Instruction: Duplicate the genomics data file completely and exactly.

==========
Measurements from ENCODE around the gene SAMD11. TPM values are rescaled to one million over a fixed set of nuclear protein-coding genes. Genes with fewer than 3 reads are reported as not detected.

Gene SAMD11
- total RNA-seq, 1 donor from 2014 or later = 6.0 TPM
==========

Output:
Measurements from ENCODE around the gene SAMD11. TPM values are rescaled to one million over a fixed set of nuclear protein-coding genes. Genes with fewer than 3 reads are reported as not detected.

Gene SAMD11
- total RNA-seq, 1 donor from 2014 or later = 6.0 TPM